Forum for Science, Industry and Business

Sponsored by:     3M 
Search our Site:

 

New ‘Electronic Glue’ Promises Cheaper Semiconductors

15.06.2009
Researchers at the University of Chicago and Lawrence Berkeley National Laboratory have developed an “electronic glue” that could accelerate advances in semiconductor-based technologies, including solar cells and thermoelectric devices that convert sun light and waste heat, respectively, into useful electrical energy.

Semiconductors have served as choice materials for many electronic and optical devices because of their physical properties. Commercial solar cells, computer chips and other semiconductor technologies typically use large semiconductor crystals. But that is expensive and can make large-scale applications such as rooftop solar-energy collectors prohibitive.

For those uses, engineers see great potential in semiconductor nanocrystals, sometimes just a few hundred atoms each. Nanocrystals can be readily mass-produced and used for device manufacturing via inkjet printing and other solution-based processes. But a problem remains: The crystals are unable to efficiently transfer their electric charges to one another due to surface ligand--bulky, insulating organic molecules that cap nanocrystals.

The “electronic glue” developed in Dmitri Talapin’s laboratory at the University of Chicago solves the ligand problem. The team describes in the journal Science how substituting the insulating organic molecules with novel inorganic molecules dramatically increases the electronic coupling between nanocrystals. The University of Chicago licensed the underlying technology for thermoelectric applications to Evident Technologies in February.

Citation: “Colloidal Nanocrystals with Molecular Metal Chalcogenide Surface Ligands,” Maksym V. Kovalendo, Department of Chemistry, University of Chicago; Marcus Scheele, Molecular Foundry, Lawrence Berkeley National Laboratory; and Dmitri V. Talapin, Department of Chemistry, University of Chicago, and Center for Nanoscale Materials, Argonne National Laboratory, Science, June 12, 2009.

Funding sources: American Chemical Society Petroleum Research Fund, the Chicago Energy Initiative, U.S. Department of Energy and Evident Technologies Inc.

Scientific Contact: Dmitri Talapin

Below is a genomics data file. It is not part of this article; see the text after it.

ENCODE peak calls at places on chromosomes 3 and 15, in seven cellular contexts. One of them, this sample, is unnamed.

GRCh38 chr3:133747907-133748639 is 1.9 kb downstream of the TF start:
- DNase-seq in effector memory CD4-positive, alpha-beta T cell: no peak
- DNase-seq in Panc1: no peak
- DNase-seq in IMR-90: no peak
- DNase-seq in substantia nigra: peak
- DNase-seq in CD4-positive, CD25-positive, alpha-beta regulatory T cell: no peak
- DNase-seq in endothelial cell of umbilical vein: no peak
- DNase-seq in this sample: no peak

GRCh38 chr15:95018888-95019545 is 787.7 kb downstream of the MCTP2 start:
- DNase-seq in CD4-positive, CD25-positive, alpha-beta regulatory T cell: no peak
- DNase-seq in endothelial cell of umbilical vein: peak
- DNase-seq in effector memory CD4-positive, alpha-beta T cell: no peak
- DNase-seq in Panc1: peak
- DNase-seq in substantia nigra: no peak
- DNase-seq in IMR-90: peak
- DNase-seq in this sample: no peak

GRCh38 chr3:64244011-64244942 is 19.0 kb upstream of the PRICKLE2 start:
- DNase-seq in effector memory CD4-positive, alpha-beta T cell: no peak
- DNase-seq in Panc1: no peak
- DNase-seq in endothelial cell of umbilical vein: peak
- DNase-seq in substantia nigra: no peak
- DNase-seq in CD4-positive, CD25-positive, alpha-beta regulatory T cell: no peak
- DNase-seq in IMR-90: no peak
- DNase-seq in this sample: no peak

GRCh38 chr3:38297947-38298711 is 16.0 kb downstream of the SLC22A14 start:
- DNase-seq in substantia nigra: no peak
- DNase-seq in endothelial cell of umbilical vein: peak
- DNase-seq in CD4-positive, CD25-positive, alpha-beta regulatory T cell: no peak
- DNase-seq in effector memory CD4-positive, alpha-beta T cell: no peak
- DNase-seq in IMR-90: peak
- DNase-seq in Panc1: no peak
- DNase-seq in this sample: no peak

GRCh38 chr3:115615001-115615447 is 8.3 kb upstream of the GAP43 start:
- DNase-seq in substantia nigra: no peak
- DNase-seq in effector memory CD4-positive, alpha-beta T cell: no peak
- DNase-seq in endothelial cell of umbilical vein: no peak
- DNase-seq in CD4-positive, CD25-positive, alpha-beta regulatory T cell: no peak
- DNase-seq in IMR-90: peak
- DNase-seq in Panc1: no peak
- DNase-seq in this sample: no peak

773-834-2606
dvtalapin@uchicago.edu
Sources not involved in the research who can comment:
Geoffrey Ozin, Professor of Material Chemistry, University of Toronto
416-978-2082, gozin@chem.utoronto.ca
Nicholas Kotov, Professor of Chemical Engineering, University of Michigan
734-763-8768, kotov@umich.edu

Steve Koppes | Newswise Science News
Further information:
http://www.uchicago.edu
http://www.umich.edu

All articles from Power and Electrical Engineering >>>

The most recent press releases about innovation >>>

Die letzten 5 Focus-News des innovations-reports im Überblick:

Im Focus: Data use draining your battery? Tiny device to speed up memory while also saving power

The more objects we make "smart," from watches to entire buildings, the greater the need for these devices to store and retrieve massive amounts of data quickly without consuming too much power.

Millions of new memory cells could be part of a computer chip and provide that speed and energy savings, thanks to the discovery of a previously unobserved...

Im Focus: An energy-efficient way to stay warm: Sew high-tech heating patches to your clothes

Personal patches could reduce energy waste in buildings, Rutgers-led study says

What if, instead of turning up the thermostat, you could warm up with high-tech, flexible patches sewn into your clothes - while significantly reducing your...

Im Focus: Lethal combination: Drug cocktail turns off the juice to cancer cells

A widely used diabetes medication combined with an antihypertensive drug specifically inhibits tumor growth – this was discovered by researchers from the University of Basel’s Biozentrum two years ago. In a follow-up study, recently published in “Cell Reports”, the scientists report that this drug cocktail induces cancer cell death by switching off their energy supply.

The widely used anti-diabetes drug metformin not only reduces blood sugar but also has an anti-cancer effect. However, the metformin dose commonly used in the...

Im Focus: New Foldable Drone Flies through Narrow Holes in Rescue Missions

A research team from the University of Zurich has developed a new drone that can retract its propeller arms in flight and make itself small to fit through narrow gaps and holes. This is particularly useful when searching for victims of natural disasters.

Inspecting a damaged building after an earthquake or during a fire is exactly the kind of job that human rescuers would like drones to do for them. A flying...

Im Focus: Topological material switched off and on for the first time

Key advance for future topological transistors

Over the last decade, there has been much excitement about the discovery, recognised by the Nobel Prize in Physics only two years ago, that there are two types...

All Focus news of the innovation-report >>>

Anzeige

Anzeige

VideoLinks
Industry & Economy
Event News

ICTM Conference 2019: Digitization emerges as an engineering trend for turbomachinery construction

12.12.2018 | Event News

New Plastics Economy Investor Forum - Meeting Point for Innovations

10.12.2018 | Event News

EGU 2019 meeting: Media registration now open

06.12.2018 | Event News

 
Latest News

Data use draining your battery? Tiny device to speed up memory while also saving power

14.12.2018 | Power and Electrical Engineering

Tangled magnetic fields power cosmic particle accelerators

14.12.2018 | Physics and Astronomy

In search of missing worlds, Hubble finds a fast evaporating exoplanet

14.12.2018 | Physics and Astronomy

VideoLinks
Science & Research
Overview of more VideoLinks >>>